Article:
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Category count models for resource management
Article first published online: 7 JUN 2012
© 2012 The Author. Methods in Ecology and Evolution © 2012 British Ecological Society
Methods in Ecology and Evolution
Volume 3, Issue 3, pages 555–563, June 2012
How to Cite
Fackler, P. L. (2012), Category count models for resource management. Methods in Ecology and Evolution, 3: 555–563. doi: 10.1111/j.2041-210X.2012.00191.x
- Issue published online: 7 JUN 2012
- Article first published online: 7 JUN 2012
- Received 3 October 2011; accepted 16 January 2012 Handling Editor: Robert Freckleton
- dynamic programming;
- implicit spatial models;
- Markov models
1. A category count model consists of a fixed set of objects (often sites) each of which is classified as one of a set of mutually exclusive categories. Additionally, the category membership of each object evolves over time as a Markov process. The evolution of the objects can be affected by choosing the number of objects in each category that receive alternative management actions.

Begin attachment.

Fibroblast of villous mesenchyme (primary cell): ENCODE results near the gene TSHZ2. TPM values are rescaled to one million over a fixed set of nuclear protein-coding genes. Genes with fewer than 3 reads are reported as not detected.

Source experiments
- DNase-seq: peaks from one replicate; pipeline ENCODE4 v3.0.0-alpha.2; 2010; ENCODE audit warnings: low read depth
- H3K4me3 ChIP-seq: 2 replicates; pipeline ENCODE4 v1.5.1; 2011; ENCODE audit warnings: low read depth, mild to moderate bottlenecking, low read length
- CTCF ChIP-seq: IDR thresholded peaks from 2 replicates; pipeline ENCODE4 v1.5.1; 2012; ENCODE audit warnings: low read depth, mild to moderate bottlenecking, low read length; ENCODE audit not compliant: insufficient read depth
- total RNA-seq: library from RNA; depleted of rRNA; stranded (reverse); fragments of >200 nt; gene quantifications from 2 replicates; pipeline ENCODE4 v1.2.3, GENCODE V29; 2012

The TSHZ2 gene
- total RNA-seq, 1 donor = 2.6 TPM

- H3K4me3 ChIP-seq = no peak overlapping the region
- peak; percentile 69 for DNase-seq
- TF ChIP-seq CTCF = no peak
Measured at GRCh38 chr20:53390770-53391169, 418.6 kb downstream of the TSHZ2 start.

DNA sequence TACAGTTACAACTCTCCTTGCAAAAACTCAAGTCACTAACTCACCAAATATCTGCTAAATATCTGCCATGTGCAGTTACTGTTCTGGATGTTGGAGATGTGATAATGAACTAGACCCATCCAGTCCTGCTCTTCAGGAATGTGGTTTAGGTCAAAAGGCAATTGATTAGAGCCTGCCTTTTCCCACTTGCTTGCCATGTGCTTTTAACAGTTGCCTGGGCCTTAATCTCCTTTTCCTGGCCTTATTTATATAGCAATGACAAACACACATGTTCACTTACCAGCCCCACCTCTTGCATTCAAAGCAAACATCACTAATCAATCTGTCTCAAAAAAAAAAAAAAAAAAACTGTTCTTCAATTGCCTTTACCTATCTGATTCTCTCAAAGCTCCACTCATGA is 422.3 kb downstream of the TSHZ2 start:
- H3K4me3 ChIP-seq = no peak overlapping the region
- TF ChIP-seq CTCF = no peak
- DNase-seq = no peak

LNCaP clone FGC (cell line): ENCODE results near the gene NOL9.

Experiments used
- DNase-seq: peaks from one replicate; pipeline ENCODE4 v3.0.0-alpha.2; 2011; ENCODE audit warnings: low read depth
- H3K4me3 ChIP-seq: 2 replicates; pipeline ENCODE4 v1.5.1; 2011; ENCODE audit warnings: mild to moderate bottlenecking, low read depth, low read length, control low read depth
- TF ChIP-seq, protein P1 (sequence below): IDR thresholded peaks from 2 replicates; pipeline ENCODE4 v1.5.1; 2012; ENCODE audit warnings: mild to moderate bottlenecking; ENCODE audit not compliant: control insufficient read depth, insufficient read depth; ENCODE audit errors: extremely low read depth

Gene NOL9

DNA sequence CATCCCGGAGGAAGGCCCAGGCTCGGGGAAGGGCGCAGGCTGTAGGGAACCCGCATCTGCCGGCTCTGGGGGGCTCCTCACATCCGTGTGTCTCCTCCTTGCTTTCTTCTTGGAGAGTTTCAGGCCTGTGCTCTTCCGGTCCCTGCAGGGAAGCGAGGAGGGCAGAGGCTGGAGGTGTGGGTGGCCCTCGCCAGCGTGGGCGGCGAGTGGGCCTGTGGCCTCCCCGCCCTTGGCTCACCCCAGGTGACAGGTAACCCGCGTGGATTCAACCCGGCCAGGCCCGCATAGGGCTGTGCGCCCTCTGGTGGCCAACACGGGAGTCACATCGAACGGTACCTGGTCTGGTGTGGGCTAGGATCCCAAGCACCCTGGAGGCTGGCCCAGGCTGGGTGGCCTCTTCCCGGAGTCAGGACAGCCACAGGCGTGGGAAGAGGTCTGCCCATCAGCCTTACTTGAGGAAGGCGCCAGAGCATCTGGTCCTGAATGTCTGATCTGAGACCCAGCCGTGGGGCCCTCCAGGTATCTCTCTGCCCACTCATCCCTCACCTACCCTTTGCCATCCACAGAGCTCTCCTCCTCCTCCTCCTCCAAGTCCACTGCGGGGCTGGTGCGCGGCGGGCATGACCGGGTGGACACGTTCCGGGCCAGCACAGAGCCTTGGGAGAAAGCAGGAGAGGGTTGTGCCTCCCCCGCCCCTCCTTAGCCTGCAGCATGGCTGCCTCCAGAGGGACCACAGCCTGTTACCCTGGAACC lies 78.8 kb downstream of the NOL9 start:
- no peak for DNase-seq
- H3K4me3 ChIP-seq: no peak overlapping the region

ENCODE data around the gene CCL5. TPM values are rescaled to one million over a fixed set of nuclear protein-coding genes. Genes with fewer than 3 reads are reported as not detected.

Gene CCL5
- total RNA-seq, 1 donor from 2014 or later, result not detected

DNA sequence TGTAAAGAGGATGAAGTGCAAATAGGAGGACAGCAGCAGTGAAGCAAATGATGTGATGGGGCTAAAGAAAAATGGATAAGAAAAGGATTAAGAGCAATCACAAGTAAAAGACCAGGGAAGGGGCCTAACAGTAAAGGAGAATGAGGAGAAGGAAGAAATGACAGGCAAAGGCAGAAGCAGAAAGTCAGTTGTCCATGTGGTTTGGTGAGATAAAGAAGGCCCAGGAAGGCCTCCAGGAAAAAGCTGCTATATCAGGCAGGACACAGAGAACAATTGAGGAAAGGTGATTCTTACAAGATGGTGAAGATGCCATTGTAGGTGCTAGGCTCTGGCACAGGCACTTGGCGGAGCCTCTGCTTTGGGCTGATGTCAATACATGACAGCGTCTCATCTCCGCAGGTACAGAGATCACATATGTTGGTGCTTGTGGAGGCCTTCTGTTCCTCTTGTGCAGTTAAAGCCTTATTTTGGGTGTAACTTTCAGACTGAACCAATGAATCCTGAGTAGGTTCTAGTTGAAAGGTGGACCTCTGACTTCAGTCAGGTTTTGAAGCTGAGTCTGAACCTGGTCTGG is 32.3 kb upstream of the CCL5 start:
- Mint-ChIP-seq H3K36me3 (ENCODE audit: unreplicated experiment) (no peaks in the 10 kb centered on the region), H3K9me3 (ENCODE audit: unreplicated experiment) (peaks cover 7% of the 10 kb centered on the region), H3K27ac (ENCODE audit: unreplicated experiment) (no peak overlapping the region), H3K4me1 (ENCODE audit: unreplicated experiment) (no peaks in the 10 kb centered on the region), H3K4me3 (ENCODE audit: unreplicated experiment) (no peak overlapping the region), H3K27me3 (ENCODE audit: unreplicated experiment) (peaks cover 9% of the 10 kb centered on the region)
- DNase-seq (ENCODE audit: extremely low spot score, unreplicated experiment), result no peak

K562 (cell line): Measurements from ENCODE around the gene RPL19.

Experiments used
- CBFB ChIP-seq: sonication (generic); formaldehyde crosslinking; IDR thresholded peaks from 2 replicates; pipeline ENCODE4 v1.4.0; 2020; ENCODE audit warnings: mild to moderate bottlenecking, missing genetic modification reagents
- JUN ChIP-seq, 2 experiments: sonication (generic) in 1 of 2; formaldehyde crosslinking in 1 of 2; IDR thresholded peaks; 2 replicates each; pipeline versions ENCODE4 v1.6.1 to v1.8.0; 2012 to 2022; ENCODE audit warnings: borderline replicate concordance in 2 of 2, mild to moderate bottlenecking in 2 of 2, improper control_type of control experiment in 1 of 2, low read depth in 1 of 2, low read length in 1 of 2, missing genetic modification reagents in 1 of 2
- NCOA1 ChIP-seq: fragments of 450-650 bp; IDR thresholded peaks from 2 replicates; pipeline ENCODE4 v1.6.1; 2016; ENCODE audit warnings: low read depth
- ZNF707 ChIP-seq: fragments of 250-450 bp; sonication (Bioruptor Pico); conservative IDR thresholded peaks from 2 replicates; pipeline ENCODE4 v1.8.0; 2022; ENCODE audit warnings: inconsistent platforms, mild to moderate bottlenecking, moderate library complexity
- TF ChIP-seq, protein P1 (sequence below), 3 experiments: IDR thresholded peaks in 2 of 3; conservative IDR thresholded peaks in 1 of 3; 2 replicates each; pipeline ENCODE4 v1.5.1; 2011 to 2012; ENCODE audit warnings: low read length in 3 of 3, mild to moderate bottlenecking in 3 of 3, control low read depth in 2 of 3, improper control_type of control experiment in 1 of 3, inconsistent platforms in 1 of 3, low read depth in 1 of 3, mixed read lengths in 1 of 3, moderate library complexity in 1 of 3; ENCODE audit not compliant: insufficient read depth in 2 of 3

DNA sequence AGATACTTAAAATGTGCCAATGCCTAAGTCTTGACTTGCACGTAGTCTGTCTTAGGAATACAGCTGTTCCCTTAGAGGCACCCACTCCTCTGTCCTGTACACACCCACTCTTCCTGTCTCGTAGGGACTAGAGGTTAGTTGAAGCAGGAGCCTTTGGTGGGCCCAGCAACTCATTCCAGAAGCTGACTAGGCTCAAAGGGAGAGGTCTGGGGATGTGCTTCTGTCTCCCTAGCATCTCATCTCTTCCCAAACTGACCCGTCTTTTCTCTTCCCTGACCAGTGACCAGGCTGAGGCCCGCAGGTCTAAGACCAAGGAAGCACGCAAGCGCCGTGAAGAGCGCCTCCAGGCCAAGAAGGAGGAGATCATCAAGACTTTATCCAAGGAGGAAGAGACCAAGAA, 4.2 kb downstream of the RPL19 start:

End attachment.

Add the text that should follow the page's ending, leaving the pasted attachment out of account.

2. Category count models have been used for a variety of resource management applications, including conservation of endangered species, land management and the management of pest infestations.
3. This paper provides for the first time a general framework for such models, briefly reviews existing applications that fit the general framework, discusses the non-trivial problem of how transition probabilities can be computed as well as some of the challenges facing analysts using this framework.
4. The framework is applied to an existing application (the management of habitat for a threatened species), demonstrating the importance of modelling the stochasticity inherent in the problem.